I saw a terrible site when I was walking in Carroll Gardens, Brooklyn, on New Year Day. A rotting pumpkin on a pot on a step, oozing as if it was part of a Salvador Dali painting. Behold the terrible sight:
In my Justin and Justina dialogue series, Justin has warned often about the rotting pumpkin problem in Brooklyn, New York. Let it be said, lest anyone had any doubt, I agree with Justin that the rotting pumpkin situation is highly sub-optimal.
Brooklyn’s Rotting Pumpkin Problem
Pumpkins may be lovely outdoor decorations for Halloween and Thanksgiving. But unlike other decorations, pumpkins do not last forever. While an inflatable decoration may look a bit out of place long after the holiday it was inflated for, pumpkins will eventually rot. This rotting process accelerates when pumpkins freeze, thaw, and freeze again.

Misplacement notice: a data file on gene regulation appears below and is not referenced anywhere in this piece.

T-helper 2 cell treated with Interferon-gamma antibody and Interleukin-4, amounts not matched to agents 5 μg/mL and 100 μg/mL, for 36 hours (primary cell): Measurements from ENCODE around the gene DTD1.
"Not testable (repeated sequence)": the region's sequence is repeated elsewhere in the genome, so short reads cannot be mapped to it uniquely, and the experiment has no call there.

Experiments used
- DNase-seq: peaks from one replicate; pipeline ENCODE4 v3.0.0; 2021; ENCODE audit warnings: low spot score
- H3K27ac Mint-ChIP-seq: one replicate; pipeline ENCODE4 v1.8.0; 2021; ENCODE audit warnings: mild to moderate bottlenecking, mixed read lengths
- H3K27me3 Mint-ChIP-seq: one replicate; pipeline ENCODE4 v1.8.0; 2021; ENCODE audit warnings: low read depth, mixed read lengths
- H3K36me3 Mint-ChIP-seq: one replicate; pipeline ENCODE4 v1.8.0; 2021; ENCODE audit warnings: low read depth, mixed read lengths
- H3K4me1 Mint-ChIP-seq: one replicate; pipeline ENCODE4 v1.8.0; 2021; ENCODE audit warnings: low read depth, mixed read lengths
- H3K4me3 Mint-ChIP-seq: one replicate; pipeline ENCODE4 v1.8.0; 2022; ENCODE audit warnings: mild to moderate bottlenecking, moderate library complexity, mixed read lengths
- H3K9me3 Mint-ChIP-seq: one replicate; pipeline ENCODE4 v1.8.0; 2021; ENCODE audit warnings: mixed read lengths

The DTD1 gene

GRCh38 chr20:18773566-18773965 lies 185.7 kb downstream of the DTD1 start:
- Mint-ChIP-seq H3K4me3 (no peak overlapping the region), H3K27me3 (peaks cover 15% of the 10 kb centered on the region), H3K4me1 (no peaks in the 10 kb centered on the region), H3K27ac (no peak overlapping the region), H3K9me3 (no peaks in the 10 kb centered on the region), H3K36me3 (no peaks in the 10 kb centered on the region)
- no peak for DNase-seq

Rotting pumpkins decompose in different ways. Some of them mold. Others slowly soften. Others still are savagely torn apart by rats, squirrels, and other critters of the City. But few pumpkins turn into a knockoff Salvador Dali painting, slowly oozing instead of rotting all at once. For those pumpkins that choose the Salvador Dali path, I do recommend following this rotting pumpkin’s example and doing it on a step. Oozing down a step is dramatic, evincing movement and capturing the attention of onlookers. Bar none, the Dali pumpkin is the finest of the too many rotting pumpkins I have seen in 2020 and 2021.
With all that being said, however, perhaps people should dispose of their pumpkin decorations before we see freezing temperatures at night, if not sooner. If disposing of pumpkin decorations is too much to ask, perhaps those people should opt for inflatable pumpkin decorations. Those decorations may deflate, they may even pop, but never will they rot.